The eyes would be to giant windows found in the break rooms/cafeterias of the building.
*
Of course, the main conference room/idea room would be where Einstein's brain would be located. Quite literally, the "Think Tank."
*
Combining science and art, and being an homage to our hero, this building would be the architectural representation of mental_floss.

(I know I only asked for one element, and Mike gave us decidedly more than that. But he even got the underscore in mental_floss right. This man earned his book.)

If all this talk about buildings inspired you to buy a book about tall ones, head on over to the official site of The American Skyscraper. Mike, I'll be in touch. And I'll be back soon with the next challenge.

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10 Things You Might Not Know About Little Women
gutenberg.org
gutenberg.org

Louisa May Alcott's Little Women is one of the world's most beloved novels, and now—nearly 150 years after its original publication—it's capturing yet another generation of readers, thanks in part to Masterpiece's new small-screen adaptation. Whether it's been days or years since you've last read it, here are 10 things you might not know about Alcott's classic tale of family and friendship.

1. LOUISA MAY ALCOTT DIDN'T WANT TO WRITE LITTLE WOMEN.


Frank T. Merrill, Public Domain, Courtesy of The Project Gutenberg

Louisa May Alcott was writing both literature and pulp fiction (sample title: Pauline's Passion and Punishment) when Thomas Niles, the editor at Roberts Brothers Publishing, approached her about writing a book for girls. Alcott said she would try, but she wasn’t all that interested, later calling such books “moral pap for the young.”

When it became clear Alcott was stalling, Niles offered a publishing contract to her father, Bronson Alcott. Although Bronson was a well-known thinker who was friends with Ralph Waldo Emerson and Henry David Thoreau, his work never achieved much acclaim. When it became clear that Bronson would have an opportunity to publish a new book if Louisa started her girls' story, she caved in to the pressure.

2. LITTLE WOMEN TOOK JUST 10 WEEKS TO WRITE.


Frank T. Merrill, Public Domain, Courtesy of The Project Gutenberg

Alcott began writing the book in May 1868. She worked on it day and night, becoming so consumed with it that she sometimes forgot to eat or sleep. On July 15, she sent all 402 pages to her editor. In September, a mere four months after starting the book, Little Women was published. It became an instant best seller and turned Alcott into a rich and famous woman.

3. THE BOOK AS WE KNOW IT WAS ORIGINALLY PUBLISHED IN TWO PARTS.


Frank T. Merrill, Public Domain, Courtesy of The Project Gutenberg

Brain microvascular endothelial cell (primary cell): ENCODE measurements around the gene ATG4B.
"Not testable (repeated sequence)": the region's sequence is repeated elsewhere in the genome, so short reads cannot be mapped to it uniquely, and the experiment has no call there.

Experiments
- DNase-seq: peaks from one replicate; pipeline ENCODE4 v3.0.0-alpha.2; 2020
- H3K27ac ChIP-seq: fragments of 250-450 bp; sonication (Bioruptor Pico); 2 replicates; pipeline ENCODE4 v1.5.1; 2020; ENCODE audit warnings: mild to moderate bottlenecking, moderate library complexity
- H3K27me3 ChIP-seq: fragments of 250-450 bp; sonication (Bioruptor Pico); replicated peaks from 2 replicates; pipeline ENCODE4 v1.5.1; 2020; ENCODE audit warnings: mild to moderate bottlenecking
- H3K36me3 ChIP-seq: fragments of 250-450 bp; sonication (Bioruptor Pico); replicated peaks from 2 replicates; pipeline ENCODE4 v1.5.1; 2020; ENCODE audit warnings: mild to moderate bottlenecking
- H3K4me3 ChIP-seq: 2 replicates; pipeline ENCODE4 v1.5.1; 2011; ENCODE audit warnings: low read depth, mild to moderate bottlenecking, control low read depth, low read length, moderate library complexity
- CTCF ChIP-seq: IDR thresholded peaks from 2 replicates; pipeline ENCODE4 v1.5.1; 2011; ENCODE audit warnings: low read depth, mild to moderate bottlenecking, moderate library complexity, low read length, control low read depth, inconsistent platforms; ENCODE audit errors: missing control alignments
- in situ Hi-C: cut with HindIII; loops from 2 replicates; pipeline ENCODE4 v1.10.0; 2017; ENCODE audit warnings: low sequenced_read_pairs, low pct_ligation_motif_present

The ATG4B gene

The first half was published in 1868 as Little Women: Meg, Jo, Beth, and Amy. The Story Of Their Lives. A Girl’s Book. It ended with John Brooke proposing marriage to Meg. In 1869, Alcott published Good Wives, the second half of the book. It, too, only took a few months to write.

4. MEG, BETH, AND AMY WERE BASED ON ALCOTT'S SISTERS.


Frank T. Merrill, Public Domain, Courtesy of The Project Gutenberg

Meg was based on Louisa’s sister Anna, who fell in love with her husband John Bridge Pratt while performing opposite him in a play. The description of Meg’s wedding in the novel is supposedly based on Anna’s actual wedding.

Beth was based on Lizzie, who died from scarlet fever at age 23. Like Beth, Lizzie caught the illness from a poor family her mother was helping.

Amy was based on May (Amy is an anagram of May), an artist who lived in Europe. In fact, May—who died in childbirth at age 39—was the first woman to exhibit paintings in the Paris Salon.

Jo, of course, is based on Alcott herself.

5. LIKE THE MARCH FAMILY, THE ALCOTTS KNEW POVERTY.


Frank T. Merrill, Public Domain, Courtesy of The Project Gutenberg

Bronson Alcott’s philosophical ideals made it difficult for him to find employment—for example, as a socialist, he wouldn't work for wages—so the family survived on handouts from friends and neighbors. At times during Louisa’s childhood, there was nothing to eat but bread, water, and the occasional apple.

When she got older, Alcott worked as a paid companion and governess, like Jo does in the novel, and sold “sensation” stories to help pay the bills. She also took on menial jobs, working as a seamstress, a laundress, and a servant. Even as a child, Alcott wanted to help her family escape poverty, something Little Women made possible.

6. ALCOTT REFUSED TO HAVE JO MARRY LAURIE.


Frank T. Merrill, Public Domain, Courtesy of The Project Gutenberg